Bailie’s neighbors shared their “death map” of early heart attacks and cancer deaths. They also described the grisly births of deformed lambs in 1961, when eight Hanford reactors were running, and the occasional appearance of men in protective suits sampling vegetation without revealing the reason. Bailie confided that he was overwhelmed by his neighbors’ stories, concluding that his ill health “was no coincidence.”
The Spokesman-Review story drew national attention, including a parade of network celebrities like Connie Chung of CBS, who perched on Bailie’s tractor while listening to his folksy, sometimes startling, stories. He appeared on Bill Buckley’s “Firing Line” show in Pasco in 1989 with a Spokane reporter and a Hanford official to debate nuclear safety.
Hanford officials initially brushed off Bailie’s concerns.
Don Elle, chief of the U.S. Department of Energy’s environmental safety branch, said the farmers hadn’t been studied because “we wouldn’t expect to see anything.”
Not everyone in Bailie’s community welcomed his message.
Some told him to shut up out of fear of having their crops stigmatized as contaminated. His wife, Linda, disliked his sessions with reporters, sheltering their four adopted children from the furor. But Bailie continued, obstinately.
Less than a year later, his suspicions gained traction. The federal government, responding to newspaper and activist groups filing Freedom of Information Act requests, released 19,000 pages of formerly classified Hanford reports in February 1986. More would follow.
They revealed chronic off-site contamination during Hanford’s first 20 years – with the heaviest releases eventually traced to Bailie’s community. Significant Iodine 131 releases continued until 1956.
The public was especially shocked by the revelation in The Spokesman-Review of a deliberate military experiment called the Green Run. In December 1949, it spread “green” (uncooled) uranium fuel in a 200-mile plume from Spokane to The Dalles, violating Iodine 131 safety limits by 11,000 times at Hanford and by hundreds of times in some Hanford-area towns.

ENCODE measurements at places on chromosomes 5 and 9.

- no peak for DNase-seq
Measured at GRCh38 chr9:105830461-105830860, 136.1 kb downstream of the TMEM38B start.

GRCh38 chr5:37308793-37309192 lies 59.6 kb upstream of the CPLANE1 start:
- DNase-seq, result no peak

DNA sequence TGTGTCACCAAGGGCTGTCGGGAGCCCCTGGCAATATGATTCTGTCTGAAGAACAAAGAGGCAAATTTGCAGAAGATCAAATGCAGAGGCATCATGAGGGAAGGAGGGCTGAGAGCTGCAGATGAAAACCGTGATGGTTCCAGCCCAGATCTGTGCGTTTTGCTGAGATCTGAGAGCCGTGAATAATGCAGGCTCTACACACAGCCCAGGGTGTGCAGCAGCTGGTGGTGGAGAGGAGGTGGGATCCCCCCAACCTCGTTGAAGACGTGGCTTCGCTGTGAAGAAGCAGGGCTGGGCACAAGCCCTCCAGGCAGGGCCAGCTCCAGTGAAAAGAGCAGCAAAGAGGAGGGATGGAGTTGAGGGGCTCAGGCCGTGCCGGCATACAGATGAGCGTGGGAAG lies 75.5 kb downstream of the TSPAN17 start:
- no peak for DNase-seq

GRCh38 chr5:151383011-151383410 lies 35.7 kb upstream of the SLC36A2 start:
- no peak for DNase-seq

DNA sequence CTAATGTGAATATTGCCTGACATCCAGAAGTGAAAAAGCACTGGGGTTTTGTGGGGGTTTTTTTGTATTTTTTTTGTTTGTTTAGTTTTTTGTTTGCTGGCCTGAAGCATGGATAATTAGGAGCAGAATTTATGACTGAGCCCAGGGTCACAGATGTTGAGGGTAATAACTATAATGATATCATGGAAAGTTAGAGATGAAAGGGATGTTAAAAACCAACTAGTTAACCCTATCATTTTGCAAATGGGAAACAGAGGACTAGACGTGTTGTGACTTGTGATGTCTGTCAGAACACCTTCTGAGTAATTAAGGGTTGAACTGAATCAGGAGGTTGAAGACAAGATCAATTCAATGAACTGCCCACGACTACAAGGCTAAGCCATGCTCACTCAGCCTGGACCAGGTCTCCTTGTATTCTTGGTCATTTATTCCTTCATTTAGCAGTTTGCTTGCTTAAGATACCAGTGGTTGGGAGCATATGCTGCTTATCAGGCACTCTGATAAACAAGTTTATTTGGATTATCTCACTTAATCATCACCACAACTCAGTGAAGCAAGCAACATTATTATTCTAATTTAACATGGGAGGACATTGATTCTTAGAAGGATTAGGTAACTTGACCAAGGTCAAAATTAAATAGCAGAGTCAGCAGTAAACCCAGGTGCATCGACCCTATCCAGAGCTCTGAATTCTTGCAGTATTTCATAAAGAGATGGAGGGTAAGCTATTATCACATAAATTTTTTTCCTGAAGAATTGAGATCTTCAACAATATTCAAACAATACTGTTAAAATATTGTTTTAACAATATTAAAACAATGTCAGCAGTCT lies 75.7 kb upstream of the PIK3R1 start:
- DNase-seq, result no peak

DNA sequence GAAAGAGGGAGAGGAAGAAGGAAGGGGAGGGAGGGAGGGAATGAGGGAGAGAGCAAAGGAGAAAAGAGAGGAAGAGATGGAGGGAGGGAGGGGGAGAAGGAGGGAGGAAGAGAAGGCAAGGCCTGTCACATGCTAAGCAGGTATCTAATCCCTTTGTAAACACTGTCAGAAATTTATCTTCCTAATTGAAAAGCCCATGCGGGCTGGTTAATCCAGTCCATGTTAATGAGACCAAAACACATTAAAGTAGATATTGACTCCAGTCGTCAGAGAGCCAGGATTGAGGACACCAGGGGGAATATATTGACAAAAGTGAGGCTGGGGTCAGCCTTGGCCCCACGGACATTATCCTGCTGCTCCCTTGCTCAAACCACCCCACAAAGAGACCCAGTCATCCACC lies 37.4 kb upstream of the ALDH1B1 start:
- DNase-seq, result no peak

Hanford officials considered, and rejected, health warnings to nearby towns after several accidents in the 1950s and ’60s. In a September 1954 report to the AEC, Hanford health physicist Herbert Parker warned if farmers were told about radioactive ruthenium particles falling in their fields they would “not be as relaxed as the (Hanford) worker” who recently said “living in Richland is ideal because we breathe only tested air.”
Parker wanted to check local cattle intestines for ruthenium ingestion, but “could not do it without exciting too much comment.”
Hanford’s failure to warn the farmers angered Bailie.
“I’m not anti-nuclear, but what they did to us was industrial recklessness and stupidity,” he said.
As the Hanford story unfolded, Bailie was profiled in articles and books. He continued his downwinder activism for the rest of his life and was a plaintiff in a 25-year federal lawsuit against Hanford contractors for health damages, which finally concluded with some modest settlements in 2015. Bailie did not get a settlement because he didn’t have thyroid disease.
He was preceded in death by his parents, his wife and his daughter Meggin Bailie. He is survived by daughters Jill Bailie, Tomalin Bailie, Tamsyn Bailie, son Zackary Bailie, sisters Reeve and Suzie Bailie, and brother Terry Bailie. He also leaves eight grandchildren.
A graveside memorial is scheduled Feb. 10 at 1 p.m. at Mueller’s Funeral Home in Kennewick.